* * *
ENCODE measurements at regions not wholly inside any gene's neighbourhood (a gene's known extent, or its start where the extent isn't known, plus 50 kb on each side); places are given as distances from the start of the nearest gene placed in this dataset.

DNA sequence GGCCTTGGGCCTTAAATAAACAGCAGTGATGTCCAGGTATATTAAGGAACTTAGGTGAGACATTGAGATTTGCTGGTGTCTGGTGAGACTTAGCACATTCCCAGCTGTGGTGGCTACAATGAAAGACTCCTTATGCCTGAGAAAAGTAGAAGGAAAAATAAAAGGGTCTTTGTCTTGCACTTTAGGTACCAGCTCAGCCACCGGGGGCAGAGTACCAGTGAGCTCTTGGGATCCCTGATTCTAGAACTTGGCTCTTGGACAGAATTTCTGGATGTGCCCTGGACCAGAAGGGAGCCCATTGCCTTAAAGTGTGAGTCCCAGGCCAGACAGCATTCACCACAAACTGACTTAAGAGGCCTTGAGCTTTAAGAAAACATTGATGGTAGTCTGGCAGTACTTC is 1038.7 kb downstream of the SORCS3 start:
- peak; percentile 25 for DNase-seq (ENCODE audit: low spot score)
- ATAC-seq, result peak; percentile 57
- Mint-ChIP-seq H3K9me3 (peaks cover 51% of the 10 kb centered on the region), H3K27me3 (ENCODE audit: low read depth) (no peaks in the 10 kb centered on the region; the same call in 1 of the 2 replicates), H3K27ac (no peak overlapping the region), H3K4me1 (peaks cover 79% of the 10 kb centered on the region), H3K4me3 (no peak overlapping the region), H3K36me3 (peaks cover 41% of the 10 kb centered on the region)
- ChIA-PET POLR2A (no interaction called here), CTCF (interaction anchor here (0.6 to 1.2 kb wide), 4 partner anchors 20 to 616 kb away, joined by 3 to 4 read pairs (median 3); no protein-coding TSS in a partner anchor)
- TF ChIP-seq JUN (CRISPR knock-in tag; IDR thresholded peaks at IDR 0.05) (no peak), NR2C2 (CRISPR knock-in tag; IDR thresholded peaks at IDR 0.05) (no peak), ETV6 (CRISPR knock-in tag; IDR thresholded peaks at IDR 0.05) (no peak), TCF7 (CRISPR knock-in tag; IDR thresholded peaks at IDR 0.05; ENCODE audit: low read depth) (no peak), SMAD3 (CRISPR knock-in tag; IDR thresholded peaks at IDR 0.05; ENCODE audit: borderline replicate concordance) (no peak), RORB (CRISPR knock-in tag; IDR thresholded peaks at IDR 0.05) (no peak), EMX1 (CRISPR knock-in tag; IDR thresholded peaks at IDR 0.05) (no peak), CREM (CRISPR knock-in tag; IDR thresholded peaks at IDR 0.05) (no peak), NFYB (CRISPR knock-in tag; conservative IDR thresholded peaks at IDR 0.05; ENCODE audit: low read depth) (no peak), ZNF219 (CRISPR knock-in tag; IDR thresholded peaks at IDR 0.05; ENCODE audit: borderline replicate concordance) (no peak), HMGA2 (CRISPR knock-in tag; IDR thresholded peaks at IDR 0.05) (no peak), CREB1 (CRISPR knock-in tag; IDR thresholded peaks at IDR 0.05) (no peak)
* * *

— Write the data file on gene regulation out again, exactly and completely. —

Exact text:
ENCODE measurements at regions not wholly inside any gene's neighbourhood (a gene's known extent, or its start where the extent isn't known, plus 50 kb on each side); places are given as distances from the start of the nearest gene placed in this dataset.

DNA sequence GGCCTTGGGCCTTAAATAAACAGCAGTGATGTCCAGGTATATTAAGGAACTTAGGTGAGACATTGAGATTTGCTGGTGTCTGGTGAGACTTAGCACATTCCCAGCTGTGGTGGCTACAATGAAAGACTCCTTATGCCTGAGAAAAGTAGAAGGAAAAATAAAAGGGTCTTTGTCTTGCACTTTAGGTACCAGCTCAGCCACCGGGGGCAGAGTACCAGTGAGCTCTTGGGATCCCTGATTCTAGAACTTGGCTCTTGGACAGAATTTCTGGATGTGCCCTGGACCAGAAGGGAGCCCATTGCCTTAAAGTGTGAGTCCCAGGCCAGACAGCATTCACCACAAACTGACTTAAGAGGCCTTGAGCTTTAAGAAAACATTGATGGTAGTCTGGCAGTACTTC is 1038.7 kb downstream of the SORCS3 start:
- peak; percentile 25 for DNase-seq (ENCODE audit: low spot score)
- ATAC-seq, result peak; percentile 57
- Mint-ChIP-seq H3K9me3 (peaks cover 51% of the 10 kb centered on the region), H3K27me3 (ENCODE audit: low read depth) (no peaks in the 10 kb centered on the region; the same call in 1 of the 2 replicates), H3K27ac (no peak overlapping the region), H3K4me1 (peaks cover 79% of the 10 kb centered on the region), H3K4me3 (no peak overlapping the region), H3K36me3 (peaks cover 41% of the 10 kb centered on the region)
- ChIA-PET POLR2A (no interaction called here), CTCF (interaction anchor here (0.6 to 1.2 kb wide), 4 partner anchors 20 to 616 kb away, joined by 3 to 4 read pairs (median 3); no protein-coding TSS in a partner anchor)
- TF ChIP-seq JUN (CRISPR knock-in tag; IDR thresholded peaks at IDR 0.05) (no peak), NR2C2 (CRISPR knock-in tag; IDR thresholded peaks at IDR 0.05) (no peak), ETV6 (CRISPR knock-in tag; IDR thresholded peaks at IDR 0.05) (no peak), TCF7 (CRISPR knock-in tag; IDR thresholded peaks at IDR 0.05; ENCODE audit: low read depth) (no peak), SMAD3 (CRISPR knock-in tag; IDR thresholded peaks at IDR 0.05; ENCODE audit: borderline replicate concordance) (no peak), RORB (CRISPR knock-in tag; IDR thresholded peaks at IDR 0.05) (no peak), EMX1 (CRISPR knock-in tag; IDR thresholded peaks at IDR 0.05) (no peak), CREM (CRISPR knock-in tag; IDR thresholded peaks at IDR 0.05) (no peak), NFYB (CRISPR knock-in tag; conservative IDR thresholded peaks at IDR 0.05; ENCODE audit: low read depth) (no peak), ZNF219 (CRISPR knock-in tag; IDR thresholded peaks at IDR 0.05; ENCODE audit: borderline replicate concordance) (no peak), HMGA2 (CRISPR knock-in tag; IDR thresholded peaks at IDR 0.05) (no peak), CREB1 (CRISPR knock-in tag; IDR thresholded peaks at IDR 0.05) (no peak)